Morrisons revealed in February that it had signed a deal with Amazon, offering its Amazon Prime Now and Amazon Pantry customers the opportunity to buy fresh and frozen products from the grocer. Customers are able to buy Morrisons products as part of a wider Amazon shop.
“The combination of our fresh food expertise with Amazon’s online and logistics capabilities is compelling,” said Morrisons chief executive David Potts. “This is a low risk and capital light wholesale supply arrangement that demonstrates the opportunity we have to become a broader business. We look forward to working with Amazon to develop and grow this partnership over the coming months.”
At news of the Whole Foods deal, Tesco share price was down 5% and Sainsbury's 4%. Morrisons' rose 1%, presumably because of the supply agreement with Amazon in the UK and thus could become a takeover target for the US giant.
But is it all doom and gloom for UK retail? If Amazon feels the need to break into the grocery market then UK supermarkets should not conclude that their busines models are broken – indeed, Amazon is proposing an approach that looks very similar to their own: a mix of online and physical high street stores.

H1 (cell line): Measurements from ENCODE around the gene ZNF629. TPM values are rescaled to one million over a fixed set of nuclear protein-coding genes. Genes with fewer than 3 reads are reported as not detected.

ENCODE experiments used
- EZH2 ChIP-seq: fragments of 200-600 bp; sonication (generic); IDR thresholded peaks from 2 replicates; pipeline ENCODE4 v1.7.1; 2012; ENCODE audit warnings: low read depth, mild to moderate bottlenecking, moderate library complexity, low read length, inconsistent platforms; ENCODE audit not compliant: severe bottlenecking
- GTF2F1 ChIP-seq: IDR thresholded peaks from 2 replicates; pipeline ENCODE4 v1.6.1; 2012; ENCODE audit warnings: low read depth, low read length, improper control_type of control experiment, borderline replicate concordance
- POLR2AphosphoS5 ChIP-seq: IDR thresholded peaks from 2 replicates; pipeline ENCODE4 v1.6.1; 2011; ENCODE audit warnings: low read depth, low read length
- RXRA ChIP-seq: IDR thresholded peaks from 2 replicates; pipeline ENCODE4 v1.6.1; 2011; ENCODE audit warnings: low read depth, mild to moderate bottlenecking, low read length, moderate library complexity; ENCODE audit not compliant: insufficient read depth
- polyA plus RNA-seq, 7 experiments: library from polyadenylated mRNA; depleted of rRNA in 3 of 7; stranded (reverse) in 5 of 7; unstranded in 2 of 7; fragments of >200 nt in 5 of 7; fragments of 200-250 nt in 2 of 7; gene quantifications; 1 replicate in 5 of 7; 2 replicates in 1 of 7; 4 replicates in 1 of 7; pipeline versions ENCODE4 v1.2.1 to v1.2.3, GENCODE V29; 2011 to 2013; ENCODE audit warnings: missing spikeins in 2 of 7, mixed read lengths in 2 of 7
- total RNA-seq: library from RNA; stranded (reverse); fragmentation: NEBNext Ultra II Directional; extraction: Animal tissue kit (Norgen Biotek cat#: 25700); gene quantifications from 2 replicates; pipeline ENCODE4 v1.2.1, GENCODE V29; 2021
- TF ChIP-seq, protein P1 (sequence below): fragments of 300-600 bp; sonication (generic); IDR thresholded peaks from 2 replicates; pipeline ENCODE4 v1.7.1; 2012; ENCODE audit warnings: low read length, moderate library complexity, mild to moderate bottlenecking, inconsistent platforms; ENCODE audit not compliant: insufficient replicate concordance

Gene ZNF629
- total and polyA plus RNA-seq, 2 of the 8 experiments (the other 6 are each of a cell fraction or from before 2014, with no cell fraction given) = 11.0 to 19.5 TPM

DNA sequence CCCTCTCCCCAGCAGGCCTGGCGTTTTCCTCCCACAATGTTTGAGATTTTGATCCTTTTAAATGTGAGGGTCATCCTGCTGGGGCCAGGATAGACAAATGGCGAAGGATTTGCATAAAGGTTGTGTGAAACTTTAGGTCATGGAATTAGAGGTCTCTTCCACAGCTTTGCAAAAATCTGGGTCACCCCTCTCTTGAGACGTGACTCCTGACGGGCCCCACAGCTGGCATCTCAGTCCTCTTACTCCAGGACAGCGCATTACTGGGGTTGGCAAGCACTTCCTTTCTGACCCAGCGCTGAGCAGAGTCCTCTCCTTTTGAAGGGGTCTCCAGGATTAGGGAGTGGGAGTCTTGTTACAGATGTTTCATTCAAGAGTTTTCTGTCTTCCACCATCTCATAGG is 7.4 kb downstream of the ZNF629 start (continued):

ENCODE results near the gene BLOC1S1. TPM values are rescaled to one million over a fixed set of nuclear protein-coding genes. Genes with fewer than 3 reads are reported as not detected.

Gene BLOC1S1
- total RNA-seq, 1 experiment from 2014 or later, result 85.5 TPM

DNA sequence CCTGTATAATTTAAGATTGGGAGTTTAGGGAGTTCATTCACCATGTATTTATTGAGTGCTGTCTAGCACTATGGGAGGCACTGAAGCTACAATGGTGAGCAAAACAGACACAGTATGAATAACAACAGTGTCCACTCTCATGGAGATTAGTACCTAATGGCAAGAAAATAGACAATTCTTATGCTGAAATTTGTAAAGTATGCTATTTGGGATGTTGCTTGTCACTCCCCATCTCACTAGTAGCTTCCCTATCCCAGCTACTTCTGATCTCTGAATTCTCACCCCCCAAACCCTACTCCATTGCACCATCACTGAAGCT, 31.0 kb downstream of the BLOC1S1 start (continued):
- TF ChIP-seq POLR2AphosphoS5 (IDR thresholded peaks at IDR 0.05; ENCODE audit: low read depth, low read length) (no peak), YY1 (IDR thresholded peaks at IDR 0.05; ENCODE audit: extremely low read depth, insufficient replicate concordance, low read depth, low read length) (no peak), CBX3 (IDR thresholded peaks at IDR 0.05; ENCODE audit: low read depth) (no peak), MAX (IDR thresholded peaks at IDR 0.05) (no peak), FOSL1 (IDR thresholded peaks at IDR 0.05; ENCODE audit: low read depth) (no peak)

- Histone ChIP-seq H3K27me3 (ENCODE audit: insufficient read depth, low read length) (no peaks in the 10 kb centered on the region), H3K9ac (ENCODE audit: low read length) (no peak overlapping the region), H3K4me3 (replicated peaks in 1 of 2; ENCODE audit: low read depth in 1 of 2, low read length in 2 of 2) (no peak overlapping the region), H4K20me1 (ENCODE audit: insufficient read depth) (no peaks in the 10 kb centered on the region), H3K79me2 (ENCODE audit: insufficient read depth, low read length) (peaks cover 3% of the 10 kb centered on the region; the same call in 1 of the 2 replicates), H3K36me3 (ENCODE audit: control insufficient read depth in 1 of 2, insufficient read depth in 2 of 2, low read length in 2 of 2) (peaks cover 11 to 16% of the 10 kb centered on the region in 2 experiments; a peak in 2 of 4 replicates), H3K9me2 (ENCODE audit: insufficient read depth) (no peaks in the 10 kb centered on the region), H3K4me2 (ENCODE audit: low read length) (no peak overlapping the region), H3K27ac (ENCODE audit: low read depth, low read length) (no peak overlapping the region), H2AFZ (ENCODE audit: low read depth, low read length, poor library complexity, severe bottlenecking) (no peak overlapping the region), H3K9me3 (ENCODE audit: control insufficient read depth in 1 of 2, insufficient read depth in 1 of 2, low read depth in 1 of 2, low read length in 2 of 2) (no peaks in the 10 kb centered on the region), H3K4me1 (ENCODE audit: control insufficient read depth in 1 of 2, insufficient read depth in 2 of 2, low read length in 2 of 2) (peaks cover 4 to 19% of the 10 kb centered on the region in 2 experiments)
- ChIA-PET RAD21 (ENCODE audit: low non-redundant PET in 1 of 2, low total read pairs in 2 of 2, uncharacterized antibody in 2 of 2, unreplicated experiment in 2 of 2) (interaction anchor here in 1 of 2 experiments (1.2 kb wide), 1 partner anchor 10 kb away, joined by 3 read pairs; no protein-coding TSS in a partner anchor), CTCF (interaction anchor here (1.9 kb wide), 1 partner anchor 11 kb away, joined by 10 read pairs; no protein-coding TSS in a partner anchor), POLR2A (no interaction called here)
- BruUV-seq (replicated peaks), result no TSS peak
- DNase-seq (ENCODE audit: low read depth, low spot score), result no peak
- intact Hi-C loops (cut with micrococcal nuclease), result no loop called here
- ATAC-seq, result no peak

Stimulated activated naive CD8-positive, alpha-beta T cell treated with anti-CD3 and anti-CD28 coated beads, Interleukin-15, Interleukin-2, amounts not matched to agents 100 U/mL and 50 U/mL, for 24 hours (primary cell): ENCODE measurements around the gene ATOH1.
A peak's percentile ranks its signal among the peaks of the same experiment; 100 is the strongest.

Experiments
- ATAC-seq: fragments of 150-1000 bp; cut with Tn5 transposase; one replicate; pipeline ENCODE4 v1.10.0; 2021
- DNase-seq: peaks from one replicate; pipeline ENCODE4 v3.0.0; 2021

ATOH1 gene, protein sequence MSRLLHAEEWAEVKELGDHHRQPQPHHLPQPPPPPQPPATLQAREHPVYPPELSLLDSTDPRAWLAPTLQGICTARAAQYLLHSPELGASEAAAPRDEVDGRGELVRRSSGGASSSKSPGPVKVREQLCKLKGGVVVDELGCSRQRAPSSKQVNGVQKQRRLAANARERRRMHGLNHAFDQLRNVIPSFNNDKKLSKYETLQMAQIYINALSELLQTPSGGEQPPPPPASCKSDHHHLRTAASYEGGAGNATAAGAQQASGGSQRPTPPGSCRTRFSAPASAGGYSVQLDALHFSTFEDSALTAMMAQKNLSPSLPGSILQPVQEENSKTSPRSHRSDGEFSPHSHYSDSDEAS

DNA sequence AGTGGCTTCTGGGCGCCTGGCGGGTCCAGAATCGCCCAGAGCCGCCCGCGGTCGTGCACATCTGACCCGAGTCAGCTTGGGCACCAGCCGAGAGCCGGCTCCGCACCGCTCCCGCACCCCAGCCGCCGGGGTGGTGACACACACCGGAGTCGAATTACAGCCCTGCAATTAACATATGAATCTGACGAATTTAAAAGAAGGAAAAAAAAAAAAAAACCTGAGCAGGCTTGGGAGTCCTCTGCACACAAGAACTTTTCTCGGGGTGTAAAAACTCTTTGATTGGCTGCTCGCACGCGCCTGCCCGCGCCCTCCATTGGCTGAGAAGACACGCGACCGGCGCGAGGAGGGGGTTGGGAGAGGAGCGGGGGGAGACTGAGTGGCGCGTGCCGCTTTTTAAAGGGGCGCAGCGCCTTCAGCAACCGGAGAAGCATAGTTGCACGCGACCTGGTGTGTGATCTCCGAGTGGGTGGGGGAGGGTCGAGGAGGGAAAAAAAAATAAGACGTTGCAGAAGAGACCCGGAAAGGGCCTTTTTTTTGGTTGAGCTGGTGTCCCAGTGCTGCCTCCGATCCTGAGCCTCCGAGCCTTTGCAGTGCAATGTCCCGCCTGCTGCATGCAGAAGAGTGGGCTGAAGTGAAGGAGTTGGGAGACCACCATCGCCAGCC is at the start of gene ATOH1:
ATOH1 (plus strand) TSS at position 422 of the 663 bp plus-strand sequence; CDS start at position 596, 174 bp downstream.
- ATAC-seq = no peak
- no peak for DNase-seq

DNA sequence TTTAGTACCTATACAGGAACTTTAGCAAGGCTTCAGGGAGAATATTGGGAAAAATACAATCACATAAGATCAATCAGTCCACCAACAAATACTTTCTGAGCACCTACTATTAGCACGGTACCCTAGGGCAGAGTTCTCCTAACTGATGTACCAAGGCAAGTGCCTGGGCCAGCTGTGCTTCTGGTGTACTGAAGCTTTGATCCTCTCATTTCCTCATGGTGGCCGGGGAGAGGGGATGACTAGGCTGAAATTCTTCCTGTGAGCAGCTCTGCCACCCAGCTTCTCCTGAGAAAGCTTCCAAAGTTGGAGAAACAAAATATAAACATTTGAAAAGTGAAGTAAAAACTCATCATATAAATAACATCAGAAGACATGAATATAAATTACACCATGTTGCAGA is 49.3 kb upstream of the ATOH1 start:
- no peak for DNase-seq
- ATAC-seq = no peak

The more traditional retailers have always maintained that pure online shoppers don't really exist – consumers might be happy to shop online for their big weekly grocery shop but use Tesco Metros and Sainsbury's Locals as a back up.
Tesco and Sainsbury's have cast their net to catch both online and offline shoppers and Amazon apparently agrees that this is a wise way to do business.
However, Amazon has two big advantages when it comes to selling food in the UK – firstly, it understands logistics like no other and its shareholders don't expect it to make hard profits to be paid as dividends.
Our big supermarket chains are not behind hand with logistics – they now provide one hour delivery slots and Ocado has certainly forced everyone to raise their game. Amazon will be new to that game and distributing fresh and chilled products via their own vans is much harder than dispatching the latest best-seller via a third party courier. I'm sure however they will be fast learners.
Perhaps it's the fact that Amazon's investors are happy to see returns ploughed into new markets that is the biggest difference between the traditional supermarkets and the new kid on the block.